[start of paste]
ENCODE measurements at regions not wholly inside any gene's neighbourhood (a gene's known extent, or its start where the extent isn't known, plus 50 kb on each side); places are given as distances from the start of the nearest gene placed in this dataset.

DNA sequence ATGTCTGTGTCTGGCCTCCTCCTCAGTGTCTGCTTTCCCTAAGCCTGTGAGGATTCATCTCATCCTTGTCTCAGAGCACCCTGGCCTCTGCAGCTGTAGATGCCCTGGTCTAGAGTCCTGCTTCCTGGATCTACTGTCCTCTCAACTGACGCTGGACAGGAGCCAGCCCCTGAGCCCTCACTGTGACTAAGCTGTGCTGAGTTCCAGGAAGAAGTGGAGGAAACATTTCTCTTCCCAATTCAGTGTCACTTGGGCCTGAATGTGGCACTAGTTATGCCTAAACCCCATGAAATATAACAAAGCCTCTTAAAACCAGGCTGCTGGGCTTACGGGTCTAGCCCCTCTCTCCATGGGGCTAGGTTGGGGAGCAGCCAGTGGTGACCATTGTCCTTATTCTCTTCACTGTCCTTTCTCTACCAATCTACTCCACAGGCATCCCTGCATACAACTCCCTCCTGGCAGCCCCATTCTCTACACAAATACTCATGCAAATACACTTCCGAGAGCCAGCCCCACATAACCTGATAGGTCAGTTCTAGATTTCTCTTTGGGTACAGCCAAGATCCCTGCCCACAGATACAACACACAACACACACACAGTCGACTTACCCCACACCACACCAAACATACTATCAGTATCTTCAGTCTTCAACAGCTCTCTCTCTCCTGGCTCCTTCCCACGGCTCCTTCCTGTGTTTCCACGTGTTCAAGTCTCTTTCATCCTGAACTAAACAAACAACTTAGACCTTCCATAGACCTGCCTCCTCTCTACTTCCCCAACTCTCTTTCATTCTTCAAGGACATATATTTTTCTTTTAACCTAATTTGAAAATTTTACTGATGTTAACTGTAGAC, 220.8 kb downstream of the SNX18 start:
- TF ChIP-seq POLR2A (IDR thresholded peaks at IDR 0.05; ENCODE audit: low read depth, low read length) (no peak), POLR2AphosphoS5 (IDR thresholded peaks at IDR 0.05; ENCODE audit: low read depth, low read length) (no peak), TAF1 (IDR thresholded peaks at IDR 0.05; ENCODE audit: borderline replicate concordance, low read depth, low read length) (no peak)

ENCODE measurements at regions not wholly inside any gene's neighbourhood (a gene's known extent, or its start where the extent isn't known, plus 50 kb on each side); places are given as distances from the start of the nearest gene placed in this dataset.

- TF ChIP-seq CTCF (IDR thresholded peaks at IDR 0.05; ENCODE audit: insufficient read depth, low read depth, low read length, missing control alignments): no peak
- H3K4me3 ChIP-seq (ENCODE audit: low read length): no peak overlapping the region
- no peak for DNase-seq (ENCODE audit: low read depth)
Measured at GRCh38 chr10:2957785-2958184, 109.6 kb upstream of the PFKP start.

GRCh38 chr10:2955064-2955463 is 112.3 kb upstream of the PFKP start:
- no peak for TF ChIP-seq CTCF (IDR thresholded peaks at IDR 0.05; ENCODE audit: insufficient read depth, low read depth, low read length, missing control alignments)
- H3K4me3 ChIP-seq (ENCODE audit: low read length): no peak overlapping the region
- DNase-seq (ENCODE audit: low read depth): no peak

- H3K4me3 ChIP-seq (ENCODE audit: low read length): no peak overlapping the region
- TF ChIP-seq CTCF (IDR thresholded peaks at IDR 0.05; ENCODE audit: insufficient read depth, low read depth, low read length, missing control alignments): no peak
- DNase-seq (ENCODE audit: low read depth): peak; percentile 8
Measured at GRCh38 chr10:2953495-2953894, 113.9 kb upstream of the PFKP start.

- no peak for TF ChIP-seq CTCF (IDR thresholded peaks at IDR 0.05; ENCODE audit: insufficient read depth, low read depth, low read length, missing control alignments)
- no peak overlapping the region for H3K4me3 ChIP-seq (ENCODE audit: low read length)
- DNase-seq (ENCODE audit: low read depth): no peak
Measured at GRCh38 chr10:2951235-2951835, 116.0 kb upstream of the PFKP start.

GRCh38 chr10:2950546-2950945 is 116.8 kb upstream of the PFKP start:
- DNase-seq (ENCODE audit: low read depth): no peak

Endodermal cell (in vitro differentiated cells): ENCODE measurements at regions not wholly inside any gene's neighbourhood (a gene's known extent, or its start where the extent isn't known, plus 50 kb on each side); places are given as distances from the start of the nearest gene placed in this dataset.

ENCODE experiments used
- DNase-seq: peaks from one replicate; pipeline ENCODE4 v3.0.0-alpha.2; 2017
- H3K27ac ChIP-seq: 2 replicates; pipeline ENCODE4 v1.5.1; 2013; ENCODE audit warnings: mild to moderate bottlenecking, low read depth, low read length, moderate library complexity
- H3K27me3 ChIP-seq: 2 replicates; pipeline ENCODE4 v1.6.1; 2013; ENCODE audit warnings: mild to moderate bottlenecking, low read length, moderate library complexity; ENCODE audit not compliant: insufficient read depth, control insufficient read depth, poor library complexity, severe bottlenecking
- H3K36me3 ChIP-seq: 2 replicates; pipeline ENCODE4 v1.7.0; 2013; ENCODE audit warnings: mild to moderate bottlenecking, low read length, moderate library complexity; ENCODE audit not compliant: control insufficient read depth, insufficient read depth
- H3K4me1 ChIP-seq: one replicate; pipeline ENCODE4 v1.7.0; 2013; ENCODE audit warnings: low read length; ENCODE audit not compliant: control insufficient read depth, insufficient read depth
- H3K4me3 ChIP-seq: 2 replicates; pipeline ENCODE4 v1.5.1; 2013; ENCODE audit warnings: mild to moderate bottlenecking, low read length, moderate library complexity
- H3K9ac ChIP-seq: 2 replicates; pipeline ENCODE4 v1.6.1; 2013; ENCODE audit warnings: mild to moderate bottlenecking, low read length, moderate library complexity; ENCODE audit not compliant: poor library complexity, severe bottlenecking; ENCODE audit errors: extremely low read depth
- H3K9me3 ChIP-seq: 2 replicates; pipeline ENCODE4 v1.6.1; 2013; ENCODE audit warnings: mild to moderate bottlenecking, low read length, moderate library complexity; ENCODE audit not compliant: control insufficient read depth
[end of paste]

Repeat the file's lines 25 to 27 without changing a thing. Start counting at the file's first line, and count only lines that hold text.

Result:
- DNase-seq: peaks from one replicate; pipeline ENCODE4 v3.0.0-alpha.2; 2017
- H3K27ac ChIP-seq: 2 replicates; pipeline ENCODE4 v1.5.1; 2013; ENCODE audit warnings: mild to moderate bottlenecking, low read depth, low read length, moderate library complexity
- H3K27me3 ChIP-seq: 2 replicates; pipeline ENCODE4 v1.6.1; 2013; ENCODE audit warnings: mild to moderate bottlenecking, low read length, moderate library complexity; ENCODE audit not compliant: insufficient read depth, control insufficient read depth, poor library complexity, severe bottlenecking